The 2000 Summer Olympics in Sydney, Australia, haven’t even started yet but NBC is already claiming the gold medal for advertising revenues.
“Our target was to pull in about $780 million, but instead we’re going to close out at just over $900 million,” Dick Ebersol, chairman of NBC Sports, said Wednesday at an elaborate press briefing at the network’s Rockefeller Plaza headquarters.
This surprisingly robust advertiser demand, he said, guarantees that NBC will come away with a profit from the Olympics, which kicks off Sept. 13 on NBC’s sister net MSNBC and wraps up with closing ceremonies Oct. 1.
Bob Igiel, executive VP and director of U.S. broadcast for Media Edge, said he’s not surprised that the Peacock is racking up such lucrative ad dollars. “The Olympics attract the light television viewer, who tends to have more education and higher income than the average.”
But another top media buyer, who requested anonymity, said the 15-hour time difference between Sydney and New York (which stretches to 18 hours for Los Angeles) could take a bite out of Nielsen ratings; any conscientious cable news viewer or Internet user will be able to find out who the winners are well before the delayed tapes go up on NBC, MSNBC and CNBC.
The effect of these delays will be directly tied to how well the U.S. performs. People will watch, this buyer said, if the U.S. comes out No. 1 in many of the contests. But if the victors keep cropping up from other countries, viewers may tune out.
David Neal, head of NBC production for Olympics, disagreed with this analysis, saying, “People will want to see our coverage because we’re planning to go heavy on the storytelling. We’ll try to make emotional connections between the athletes and the audience: Viewers will end up caring about an athlete who competes in a sport they may not even be familiar with.”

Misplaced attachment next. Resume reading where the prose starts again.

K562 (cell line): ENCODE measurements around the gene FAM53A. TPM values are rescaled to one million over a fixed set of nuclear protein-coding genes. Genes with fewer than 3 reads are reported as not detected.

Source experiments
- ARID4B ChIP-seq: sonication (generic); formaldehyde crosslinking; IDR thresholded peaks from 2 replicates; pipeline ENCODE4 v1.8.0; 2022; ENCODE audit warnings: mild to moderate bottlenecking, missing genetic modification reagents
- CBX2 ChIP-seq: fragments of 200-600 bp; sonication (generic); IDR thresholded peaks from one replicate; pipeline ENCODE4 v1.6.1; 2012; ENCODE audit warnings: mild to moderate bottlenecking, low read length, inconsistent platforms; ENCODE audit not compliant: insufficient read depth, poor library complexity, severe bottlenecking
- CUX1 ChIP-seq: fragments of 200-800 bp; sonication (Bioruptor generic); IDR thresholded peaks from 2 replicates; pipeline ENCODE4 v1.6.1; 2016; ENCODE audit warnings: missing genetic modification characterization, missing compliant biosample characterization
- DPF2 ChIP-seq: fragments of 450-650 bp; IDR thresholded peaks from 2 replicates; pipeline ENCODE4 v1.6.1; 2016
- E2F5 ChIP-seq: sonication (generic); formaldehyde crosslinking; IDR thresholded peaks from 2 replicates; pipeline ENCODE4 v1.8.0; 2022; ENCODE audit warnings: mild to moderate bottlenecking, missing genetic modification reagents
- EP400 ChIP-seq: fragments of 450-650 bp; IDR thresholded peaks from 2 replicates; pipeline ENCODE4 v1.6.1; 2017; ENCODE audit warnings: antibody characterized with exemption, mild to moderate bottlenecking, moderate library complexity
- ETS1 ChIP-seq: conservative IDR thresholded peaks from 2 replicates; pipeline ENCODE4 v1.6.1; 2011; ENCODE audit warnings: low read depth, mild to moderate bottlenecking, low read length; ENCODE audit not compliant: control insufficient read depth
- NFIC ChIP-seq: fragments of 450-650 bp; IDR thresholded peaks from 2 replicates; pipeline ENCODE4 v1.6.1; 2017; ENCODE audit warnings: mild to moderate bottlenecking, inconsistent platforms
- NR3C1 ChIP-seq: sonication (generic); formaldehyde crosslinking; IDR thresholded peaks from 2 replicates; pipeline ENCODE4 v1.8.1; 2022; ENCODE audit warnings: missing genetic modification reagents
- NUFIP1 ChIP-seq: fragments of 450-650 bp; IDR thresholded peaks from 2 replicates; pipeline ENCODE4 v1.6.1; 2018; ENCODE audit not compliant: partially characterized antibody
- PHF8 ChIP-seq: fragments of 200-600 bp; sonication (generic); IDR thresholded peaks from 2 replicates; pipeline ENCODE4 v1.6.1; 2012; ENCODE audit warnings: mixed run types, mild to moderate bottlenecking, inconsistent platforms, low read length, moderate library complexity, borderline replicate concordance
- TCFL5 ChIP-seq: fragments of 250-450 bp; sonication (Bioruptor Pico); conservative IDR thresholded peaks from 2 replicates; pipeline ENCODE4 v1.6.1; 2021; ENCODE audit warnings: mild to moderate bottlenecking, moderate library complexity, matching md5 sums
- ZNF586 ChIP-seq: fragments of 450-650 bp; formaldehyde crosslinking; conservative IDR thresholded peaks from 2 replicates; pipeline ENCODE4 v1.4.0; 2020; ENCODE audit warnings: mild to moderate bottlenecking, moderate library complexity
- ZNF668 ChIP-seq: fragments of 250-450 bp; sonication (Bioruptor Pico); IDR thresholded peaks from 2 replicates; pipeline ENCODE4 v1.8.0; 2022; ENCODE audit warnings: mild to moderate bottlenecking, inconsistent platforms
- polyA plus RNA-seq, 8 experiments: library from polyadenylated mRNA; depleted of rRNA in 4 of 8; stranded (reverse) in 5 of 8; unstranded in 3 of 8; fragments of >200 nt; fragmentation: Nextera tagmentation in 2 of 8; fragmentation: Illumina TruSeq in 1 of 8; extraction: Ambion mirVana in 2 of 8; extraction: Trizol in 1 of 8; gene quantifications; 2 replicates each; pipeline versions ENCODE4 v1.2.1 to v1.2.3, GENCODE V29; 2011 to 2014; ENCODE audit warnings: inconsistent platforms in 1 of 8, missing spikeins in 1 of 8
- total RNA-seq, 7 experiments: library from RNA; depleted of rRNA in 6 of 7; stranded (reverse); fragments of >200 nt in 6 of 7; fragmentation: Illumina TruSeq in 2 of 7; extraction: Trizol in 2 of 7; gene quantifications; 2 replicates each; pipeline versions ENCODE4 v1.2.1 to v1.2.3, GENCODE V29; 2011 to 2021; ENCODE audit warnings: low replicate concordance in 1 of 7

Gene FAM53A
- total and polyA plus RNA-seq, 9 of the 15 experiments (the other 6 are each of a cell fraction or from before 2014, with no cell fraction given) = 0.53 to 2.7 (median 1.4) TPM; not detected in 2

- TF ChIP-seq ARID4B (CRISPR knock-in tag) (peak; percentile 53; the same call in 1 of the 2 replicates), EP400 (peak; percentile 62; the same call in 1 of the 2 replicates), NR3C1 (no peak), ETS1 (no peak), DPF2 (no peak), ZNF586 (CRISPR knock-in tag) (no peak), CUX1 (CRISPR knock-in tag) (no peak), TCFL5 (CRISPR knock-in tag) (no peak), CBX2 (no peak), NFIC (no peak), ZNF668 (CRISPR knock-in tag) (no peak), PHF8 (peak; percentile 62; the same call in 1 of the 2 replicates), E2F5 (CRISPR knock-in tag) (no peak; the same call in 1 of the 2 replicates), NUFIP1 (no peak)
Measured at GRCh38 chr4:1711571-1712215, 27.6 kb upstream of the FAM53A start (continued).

In addition, advertisers clearly are betting that the negative publicity associated with the Olympic-bidding bribery scandal won’t cool American auds to the Games.
NBC plans to lay out a record $100 million in production costs to cover the Olympics, mobilizing 150 cameras and a staff of 1,812 people (counting both full and part time). NBC will pay the Intl. Olympic Committee $705 million in license fees for exclusive rights to the Sydney Games.
Ebersol said NBC is guaranteeing an 18 rating in primetime, an ambitious projection considering the 15-hour time difference. NBC also figures to be going up against tougher primetime competition because the 2000 Olympics are taking place not in the dog days of July and August but late in the summer, when National Football League games will be under way and the Major League Baseball pennant races are heating up. The Games will also have to contend with original episodes of ABC’s “Who Wants to Be a Millionaire” as well as the final segs of CBS’ “Big Brother.”
But other firstrun series episodes may be at a premium because the broadcast networks have enlisted Nielsen Media Research to start the 2000-01 primetime season Oct. 2, two weeks later than usual, precisely because the Summer Olympic Games — which take place once every four years — have a track record of demolishing any sitcoms and dramas foolish enough to go up against them.
“NBC is not going to get a free ride, though,” Igiel said.
NBC, MSNBC and CNBC combined will carry a record total of 441.5 hours of coverage from Sydney. NBC will do 162.5 hours over 16 days (84.5 of those in primetime). MSNBC will cover the events for 214 hours over 18 days and CNBC will weigh in with 65 hours.
Bob Costas is the host for primetime and latenight on NBC, and Hannah Storm will do the honors weekday mornings and weekend daytime. Jim Lampley will host MSNBC’s coverage and Pat O’Brien will preside over CNBC’s.
NBC ponied up a combined total of $3.5 billion to get exclusive rights to Sydney and the next four Olympics: the 2002 Games from Salt Lake City; the 2004 from Athens, Greece; the 2006 from Turino, Italy; and the 2008 from a site yet to be determined.